Liz’s News of the Books

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It Doesn’t Mean What You Want It To Mean

Nothing about this case makes sense.

John Steinbeck’s Of Mice and Men is one of the most heralded, widely read and referenced books of all time. Not to spoil it for you, but it involves a mentally retarded character who accidentally commits a crime. So fine, the state of Texas referenced it in regards to the case of Marvin Wilson, who allegedly murdered a police informant back in 1992. The U.S government has banned the execution of mentally disabled prisoners. What’s the problem here?

That Texas went and, using the justification of Steinbeck’s novel, executed Marvin Wilson, who had an IQ of 61. Except that according to how what they said, they shouldn’t have executed him: “Most Texas citizens might agree that Steinbeck’s Lennie should, by virtue of his lack of reasoning ability and adaptive skills, be exempt.” I’m not sure quite how, with an IQ of 61, Marvin Wilson does not qualify for a lack of reasoning ability and adaptive skills or how Texas decided that he was not mentally disabled. These are not questions for a literary blog. All I can say is that I don’t think Texas prosecutors read Of Mice and Men closely enough.

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Liz’s News of the Books

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The Age of Ageism

Is this just a thing that the British do? Make incredibly dismissive, overarching generalizations about writing to piss off a certain segment of the literary population? (I have no idea why.To increase hits on their website? Because someone’s got to argue about writing, and since there are apparently only 20 literary arguments under the sun to go along with the 20 plots, they have to keep trying new variations on them?)

About a month ago, it was childless women writers. Now, Robert McCrum, himself no spring chicken, says that literary masterpieces are best accomplished by those under 40. He grants a few “exceptions” here and there—Dostevsky, for one, but otherwise just continues to make a blanket statement: that old age is bad for a writing career.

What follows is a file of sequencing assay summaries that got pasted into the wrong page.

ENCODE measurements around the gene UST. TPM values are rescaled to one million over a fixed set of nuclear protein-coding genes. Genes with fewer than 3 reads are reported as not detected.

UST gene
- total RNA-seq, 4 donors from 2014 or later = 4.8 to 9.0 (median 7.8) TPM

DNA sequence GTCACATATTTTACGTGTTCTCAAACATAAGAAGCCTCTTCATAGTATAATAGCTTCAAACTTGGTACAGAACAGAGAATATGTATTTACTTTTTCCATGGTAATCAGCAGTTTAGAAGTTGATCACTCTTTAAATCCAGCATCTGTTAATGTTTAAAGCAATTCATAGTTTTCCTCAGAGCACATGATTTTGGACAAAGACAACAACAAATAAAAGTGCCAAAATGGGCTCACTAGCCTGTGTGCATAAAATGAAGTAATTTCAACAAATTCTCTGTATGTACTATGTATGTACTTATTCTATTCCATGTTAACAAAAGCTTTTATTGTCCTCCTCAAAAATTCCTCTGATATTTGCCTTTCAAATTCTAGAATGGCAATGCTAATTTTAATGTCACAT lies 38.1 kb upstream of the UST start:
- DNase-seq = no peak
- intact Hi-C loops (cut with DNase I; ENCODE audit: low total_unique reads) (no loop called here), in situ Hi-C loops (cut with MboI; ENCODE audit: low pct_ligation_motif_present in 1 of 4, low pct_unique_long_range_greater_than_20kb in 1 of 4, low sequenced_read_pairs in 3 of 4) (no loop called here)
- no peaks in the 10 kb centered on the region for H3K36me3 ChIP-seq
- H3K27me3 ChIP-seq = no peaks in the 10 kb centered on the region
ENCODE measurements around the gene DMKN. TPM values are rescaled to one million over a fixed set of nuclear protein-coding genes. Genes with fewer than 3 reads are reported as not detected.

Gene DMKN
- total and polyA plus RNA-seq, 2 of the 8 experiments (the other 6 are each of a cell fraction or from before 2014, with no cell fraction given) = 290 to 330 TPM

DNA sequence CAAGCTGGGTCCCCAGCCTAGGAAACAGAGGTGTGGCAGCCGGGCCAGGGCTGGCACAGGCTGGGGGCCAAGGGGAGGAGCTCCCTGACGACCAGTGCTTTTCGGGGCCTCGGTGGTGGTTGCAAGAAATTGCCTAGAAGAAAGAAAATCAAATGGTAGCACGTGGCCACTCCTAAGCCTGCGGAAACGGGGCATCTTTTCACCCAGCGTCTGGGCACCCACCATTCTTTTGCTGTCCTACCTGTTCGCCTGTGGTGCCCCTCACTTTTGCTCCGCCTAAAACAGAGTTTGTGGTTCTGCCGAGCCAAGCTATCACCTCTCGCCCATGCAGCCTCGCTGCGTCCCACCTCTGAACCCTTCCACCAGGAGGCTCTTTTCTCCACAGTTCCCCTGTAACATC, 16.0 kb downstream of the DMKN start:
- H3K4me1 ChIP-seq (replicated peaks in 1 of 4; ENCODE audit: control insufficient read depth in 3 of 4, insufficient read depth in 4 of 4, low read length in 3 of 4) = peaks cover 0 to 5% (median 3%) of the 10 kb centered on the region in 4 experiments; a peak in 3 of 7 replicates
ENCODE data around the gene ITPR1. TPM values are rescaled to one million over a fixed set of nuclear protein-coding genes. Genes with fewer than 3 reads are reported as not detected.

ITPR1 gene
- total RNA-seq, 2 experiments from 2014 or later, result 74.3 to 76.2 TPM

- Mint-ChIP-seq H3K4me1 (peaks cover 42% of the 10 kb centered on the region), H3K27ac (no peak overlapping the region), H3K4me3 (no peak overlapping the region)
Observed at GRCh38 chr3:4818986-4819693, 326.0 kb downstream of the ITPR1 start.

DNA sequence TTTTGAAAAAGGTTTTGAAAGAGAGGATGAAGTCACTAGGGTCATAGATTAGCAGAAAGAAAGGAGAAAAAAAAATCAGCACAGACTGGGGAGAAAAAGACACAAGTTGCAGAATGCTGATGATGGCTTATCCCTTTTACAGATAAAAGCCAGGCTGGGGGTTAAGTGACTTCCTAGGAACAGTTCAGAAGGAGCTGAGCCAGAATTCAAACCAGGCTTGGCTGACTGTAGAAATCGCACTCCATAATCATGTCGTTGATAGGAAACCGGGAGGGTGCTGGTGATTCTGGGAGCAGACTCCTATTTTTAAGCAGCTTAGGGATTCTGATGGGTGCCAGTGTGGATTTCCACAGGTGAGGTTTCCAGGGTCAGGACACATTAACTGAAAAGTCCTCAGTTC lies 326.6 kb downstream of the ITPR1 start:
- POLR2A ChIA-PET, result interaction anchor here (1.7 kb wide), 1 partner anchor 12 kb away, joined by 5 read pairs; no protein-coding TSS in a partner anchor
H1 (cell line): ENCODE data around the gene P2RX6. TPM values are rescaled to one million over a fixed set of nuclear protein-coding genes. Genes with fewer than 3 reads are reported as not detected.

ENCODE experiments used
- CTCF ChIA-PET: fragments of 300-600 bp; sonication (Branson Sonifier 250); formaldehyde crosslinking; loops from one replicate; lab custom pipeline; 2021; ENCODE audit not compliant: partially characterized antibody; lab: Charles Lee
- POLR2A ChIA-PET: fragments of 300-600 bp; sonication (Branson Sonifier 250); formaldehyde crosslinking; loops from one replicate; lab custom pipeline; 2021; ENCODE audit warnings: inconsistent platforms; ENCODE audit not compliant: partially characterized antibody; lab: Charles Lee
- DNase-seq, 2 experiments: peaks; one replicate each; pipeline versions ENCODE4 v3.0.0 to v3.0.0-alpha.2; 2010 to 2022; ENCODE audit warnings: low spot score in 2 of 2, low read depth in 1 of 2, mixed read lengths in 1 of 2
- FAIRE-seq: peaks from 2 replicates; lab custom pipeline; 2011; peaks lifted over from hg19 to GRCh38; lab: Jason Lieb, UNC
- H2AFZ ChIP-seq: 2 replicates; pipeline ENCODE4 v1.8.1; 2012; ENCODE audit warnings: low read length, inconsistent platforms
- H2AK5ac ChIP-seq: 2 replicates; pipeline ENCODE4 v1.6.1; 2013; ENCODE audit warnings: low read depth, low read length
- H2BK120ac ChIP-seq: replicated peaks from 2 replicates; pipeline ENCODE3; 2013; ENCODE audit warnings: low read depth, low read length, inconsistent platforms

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Liz’s News of the Books

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The Jester & the Psycho

I’ve only read one short story and about 40 pages of Infinite Jest by David Foster Wallace.Yes, I know, I need to fix this. I certainly liked what I read: the short story, Little Expressionless Animals, is one of my all-time favorites, and Wallace’s hyperverbal, quick-witted style is one to which I aspire. I also, perhaps, should read more Bret Easton Ellis. I simultaneously crave the voice of and am appalled by American Psycho. I don’t know how to take Ellis, or his assertions that what he writes isn’t autobiographical (and you sort of hope it isn’t). But whatever, I like his writing, and I’ve got lots of time to read both him and Wallace.

And my curiosity is piqued by Ellis’s recent trashing of Wallace on Twitter.He’s just so darn angry. It’s rude to speak ill of the dead, but Ellis doesn’t really care about convention, as we’ve seen again and again (using repeating characters, making himself a character, being coy about his inspirations and in his personal life, his sexuality).What is he objecting to in Wallace? They have a certain similarity, I’d say, in style, both relying on contemporary touchstones and distinct voices to tell a story. Is it that Ellis is in some ways a one-hit wonder, and that one hit is demonized, while the dead Wallace is eulogized and stands as the most recent member of the Western canon (of dead white guys)?

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Liz Baudler’s News of the Books

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If you’re reading this right now, you’re probably affected by books and language. You hold what great authors say in high esteem. You might even have a secret file on your computer with thousands of paragraphs pretending to be a novel. What world have you stepped into, you with your love of literature?

It’s not a relaxing one. Those who are good with words are often good at using them to their downfall, and as a writer, you are a public corpse to be dissected, your work used and misused against your will, your very attributes questioned. It’s scandalous: it’s fascinating.

What follows is one perhaps-not-as well-read-as-she-should-be-writer’s reactions to what’s lighting up the literary spheres. I’ll dissect the stories out there, find precedents for what’s happening now, and offer my two cents. I like to see all sides of an issue, so I may not always have the best or most fervent arguments. But at least you’ll know what’s out there and what I think about it. And I’d love to hear what you think, too. One day, we may all be famous enough to start our own literary controversies, but in the meantime, everybody can be a critic, ethicist, or grammarian about the subject we love best: literature.

The Wrong Sort of Creativity

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